David Winskill: Put people before profit in Hornsey Town Hall development

Hornsey Town Hall Appreciation Society member David Winskill has called on council decision makers t

Hornsey Town Hall Appreciation Society member David Winskill has called on council decision makers to put people before profit when deciding on a developer's plans for the iconic venue. Picture: ARCHANT - Credit: Archant

David Winskill, chairman of the Crouch End Neighbourhood Forum, shares his views ahead of Monday’s decision on developer Far East Consortium’s planning application to restore Grade II*-listed building Hornsey Town Hall.

A decision over the future of Hornsey Town Hall is due to be made on Monday, December 11 at a planni

A decision over the future of Hornsey Town Hall is due to be made on Monday, December 11 at a planning sub-committee meeting at Haringey Council headquarters in Wood Green. Picture: ARCHANT - Credit: Archant

Last year’s winning bidder in the Great Hornsey Town Hall Disposal, (Hong Kong based, Cayman Islands registered) Far Eastern Consortium promised compliance with the 2010 planning permission and to deliver the modest aspirations in the desperately unambitious disposal brief.

Cllr Strickland heralded it as a triumph and asked officers to draw up a development agreement based on the winning bid.

FEC soon had other (very ambitious) ideas and submitted a new planning application: 40 per cent higher, twenty extra flats and zero affordable housing ... with a tidy profit of £23m. Local Councillors were outraged (but shouldn’t have been surprised) and vowed to fight for a better scheme.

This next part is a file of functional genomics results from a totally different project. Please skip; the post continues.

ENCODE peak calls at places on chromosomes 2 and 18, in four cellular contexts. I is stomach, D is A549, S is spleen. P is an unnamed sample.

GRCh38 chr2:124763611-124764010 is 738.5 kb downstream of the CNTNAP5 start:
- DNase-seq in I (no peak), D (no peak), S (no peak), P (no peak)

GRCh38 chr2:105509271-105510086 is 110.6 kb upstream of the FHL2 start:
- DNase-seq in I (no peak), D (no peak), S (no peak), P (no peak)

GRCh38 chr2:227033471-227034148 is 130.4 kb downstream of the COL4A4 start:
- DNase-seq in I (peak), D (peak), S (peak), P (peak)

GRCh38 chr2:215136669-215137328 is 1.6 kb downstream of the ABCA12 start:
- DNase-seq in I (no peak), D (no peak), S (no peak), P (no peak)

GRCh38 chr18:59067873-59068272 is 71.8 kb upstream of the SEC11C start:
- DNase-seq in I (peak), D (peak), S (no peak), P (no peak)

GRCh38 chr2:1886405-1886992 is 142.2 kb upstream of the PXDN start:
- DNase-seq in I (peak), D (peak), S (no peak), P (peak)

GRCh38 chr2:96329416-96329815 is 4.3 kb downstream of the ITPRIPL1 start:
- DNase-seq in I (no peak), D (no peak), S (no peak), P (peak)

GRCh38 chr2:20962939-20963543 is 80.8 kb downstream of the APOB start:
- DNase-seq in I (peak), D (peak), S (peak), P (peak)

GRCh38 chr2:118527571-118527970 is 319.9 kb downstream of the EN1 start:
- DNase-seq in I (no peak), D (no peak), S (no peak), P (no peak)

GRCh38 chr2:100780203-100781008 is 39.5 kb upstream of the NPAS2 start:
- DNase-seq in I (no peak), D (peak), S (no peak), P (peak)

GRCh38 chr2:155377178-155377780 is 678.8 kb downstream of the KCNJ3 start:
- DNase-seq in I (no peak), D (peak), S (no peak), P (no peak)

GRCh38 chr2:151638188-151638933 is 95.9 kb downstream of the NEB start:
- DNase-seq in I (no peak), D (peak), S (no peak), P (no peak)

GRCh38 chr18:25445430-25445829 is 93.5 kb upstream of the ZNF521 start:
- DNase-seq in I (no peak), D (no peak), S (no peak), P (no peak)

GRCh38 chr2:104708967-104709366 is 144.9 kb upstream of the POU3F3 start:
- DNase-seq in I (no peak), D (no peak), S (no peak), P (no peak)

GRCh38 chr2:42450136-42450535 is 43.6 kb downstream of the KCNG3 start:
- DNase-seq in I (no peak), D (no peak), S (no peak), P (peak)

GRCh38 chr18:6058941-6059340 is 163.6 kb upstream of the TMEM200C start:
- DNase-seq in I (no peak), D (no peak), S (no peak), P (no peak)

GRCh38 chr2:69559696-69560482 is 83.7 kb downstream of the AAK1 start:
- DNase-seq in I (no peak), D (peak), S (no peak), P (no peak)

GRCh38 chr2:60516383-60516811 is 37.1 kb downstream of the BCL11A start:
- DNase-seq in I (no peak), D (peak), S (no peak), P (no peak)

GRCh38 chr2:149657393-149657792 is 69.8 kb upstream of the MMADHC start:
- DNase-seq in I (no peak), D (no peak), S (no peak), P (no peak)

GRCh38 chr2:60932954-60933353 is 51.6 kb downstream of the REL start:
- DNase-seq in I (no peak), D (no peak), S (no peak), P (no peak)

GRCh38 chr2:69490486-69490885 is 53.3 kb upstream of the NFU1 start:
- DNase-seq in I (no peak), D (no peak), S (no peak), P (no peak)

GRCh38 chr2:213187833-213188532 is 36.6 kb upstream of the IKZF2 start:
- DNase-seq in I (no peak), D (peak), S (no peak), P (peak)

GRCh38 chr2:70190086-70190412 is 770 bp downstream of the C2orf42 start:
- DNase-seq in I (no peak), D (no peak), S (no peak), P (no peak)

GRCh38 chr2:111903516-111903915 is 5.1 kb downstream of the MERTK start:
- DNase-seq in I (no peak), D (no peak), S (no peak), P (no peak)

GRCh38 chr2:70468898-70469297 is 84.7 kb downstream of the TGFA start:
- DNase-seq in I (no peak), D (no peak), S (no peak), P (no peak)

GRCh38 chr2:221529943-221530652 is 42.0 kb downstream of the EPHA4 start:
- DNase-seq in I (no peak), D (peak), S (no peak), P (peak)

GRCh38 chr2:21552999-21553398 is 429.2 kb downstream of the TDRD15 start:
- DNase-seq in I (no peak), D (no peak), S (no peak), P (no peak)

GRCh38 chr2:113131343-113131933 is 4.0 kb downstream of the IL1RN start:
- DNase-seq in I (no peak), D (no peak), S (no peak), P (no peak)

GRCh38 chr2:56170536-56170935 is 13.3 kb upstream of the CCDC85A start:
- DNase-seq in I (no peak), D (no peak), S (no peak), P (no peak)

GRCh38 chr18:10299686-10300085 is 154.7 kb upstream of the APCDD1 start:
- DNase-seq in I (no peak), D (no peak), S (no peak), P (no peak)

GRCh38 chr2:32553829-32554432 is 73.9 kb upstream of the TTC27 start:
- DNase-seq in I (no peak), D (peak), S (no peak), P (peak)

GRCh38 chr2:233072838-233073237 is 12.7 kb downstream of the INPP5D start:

On Monday a special planning Sub-committee will decide whether their hard won 11 small, affordable flats (6pc of the usable residential floor area in a £140m development) will tick the box to allow a development that will tower over residents’ gardens and ruin the silhouette of a Grade II*-listed building in the middle of a conservation area while commercialising the rest of the building with only token nods to arts, education and community.

It will also generate £27m in profit and gift a hotel worth £20m to FEC.

Planning’s recommendation to Committee is impressively creative as it tries to justify approval.

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Five years ago an application for an extra floor on a building 100 yards away from HTH was refused because “its size, scale and prominent location, would be out of keeping with the design and character ... and would have adverse effect on the appearance and the visual amenity of the conservation area as a whole”. So, scraping around for a precedent to justify a pair of seven storey blocks, only meters from Reg Uren’s Deco masterpiece, the report cites Avenue Heights – nearly half a mile away from HTH and on the edge of the conservation area.

Inconsistencies and omissions marble the report. No justification for a change of use to hotel is offered; little evidence of a sustainable business model to support an arts centre is considered necessary; the loss of 80 small businesses is glossed over and outrageous claims about 400 new full time jobs are made.

The episode has helped destroy the political careers of the Crouch End Councillors: fervent Koberites they cheered on the HDV as well as project FEC. The newly minted May election candidates say that they will do all they can to stop the scheme and, elsewhere, a Judicial Review is discussed.

Catherine West has been resolute in her opposition and demands the equivalent of 40pc social housing: hopefully she will reassert this on Monday.

Planning should not be a tick box exercise to see if an application can squeeze through odd shaped holes to merit permission. Exercised properly it can be creative, responsible and deliver solutions to competing claims on our scarce built environment that provide good, sustainable community assets that meet community aspirations.

Next Monday planning councillors have the opportunity (and the reasons) to reassert community ambitions above naked profit and to send this application packing.